Warning: This question takes us into VALIS territory, but I wouldn't underestimate the profundity of that particular philosopher.
There is a non-AI definition of intelligence which is simply "information" (see definition 2.3). If that information is active, in terms of utilization, I have to wonder if it might qualify as a form of algorithmic intelligence, regardless of the qualities of the information.
What I'm getting at is that fields such as recreational mathematics often produce techniques and solutions that don't have immediate, real world applications. But there's an adage that pure math tends to find uses.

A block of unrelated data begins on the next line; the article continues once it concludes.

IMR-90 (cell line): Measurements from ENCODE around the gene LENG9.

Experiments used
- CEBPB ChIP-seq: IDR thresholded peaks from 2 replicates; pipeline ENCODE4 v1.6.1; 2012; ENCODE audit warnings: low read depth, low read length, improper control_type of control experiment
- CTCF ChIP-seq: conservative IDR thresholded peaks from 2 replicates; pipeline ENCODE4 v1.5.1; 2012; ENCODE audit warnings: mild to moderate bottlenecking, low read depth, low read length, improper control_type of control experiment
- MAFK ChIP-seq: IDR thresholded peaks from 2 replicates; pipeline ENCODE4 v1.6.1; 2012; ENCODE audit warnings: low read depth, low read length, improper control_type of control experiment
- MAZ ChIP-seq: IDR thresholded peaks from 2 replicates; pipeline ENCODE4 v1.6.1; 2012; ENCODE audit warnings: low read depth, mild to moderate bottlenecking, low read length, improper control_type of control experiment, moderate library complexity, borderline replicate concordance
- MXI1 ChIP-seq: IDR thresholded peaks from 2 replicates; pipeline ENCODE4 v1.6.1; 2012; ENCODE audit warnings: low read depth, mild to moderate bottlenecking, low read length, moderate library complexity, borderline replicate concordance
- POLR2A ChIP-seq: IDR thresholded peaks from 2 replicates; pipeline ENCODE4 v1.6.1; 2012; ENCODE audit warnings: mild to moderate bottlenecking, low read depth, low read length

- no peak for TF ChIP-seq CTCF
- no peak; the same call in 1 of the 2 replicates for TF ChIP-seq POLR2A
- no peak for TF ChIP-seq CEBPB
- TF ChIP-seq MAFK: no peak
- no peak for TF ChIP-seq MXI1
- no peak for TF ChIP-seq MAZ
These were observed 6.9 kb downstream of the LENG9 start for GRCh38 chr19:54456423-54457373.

So you might have algorithms applied to a problems that outside of the problems from which it originated, or that couldn't initially be implemented in a computing context. (Minimax in 1928 might be an example.)
Goal orientation has been widely understood as a fundamental aspect of AI, but in the case of an algorithm designed for one problem, that it subsequently applied to a different problem, the goal may simply be a function of the algorithm's structure. (To understand the goal of minimax precisely, you read the algorithm.)
If you regard this form of information as intelligence, then intelligence can be general, regardless of strength in relation to a given problem.
- Can we consider this form of codification of information to be algorithmic intelligence?
And, just for fun, if a string that encodes a cutting-edge AI is not being processed, does it still qualify as artificial intelligence?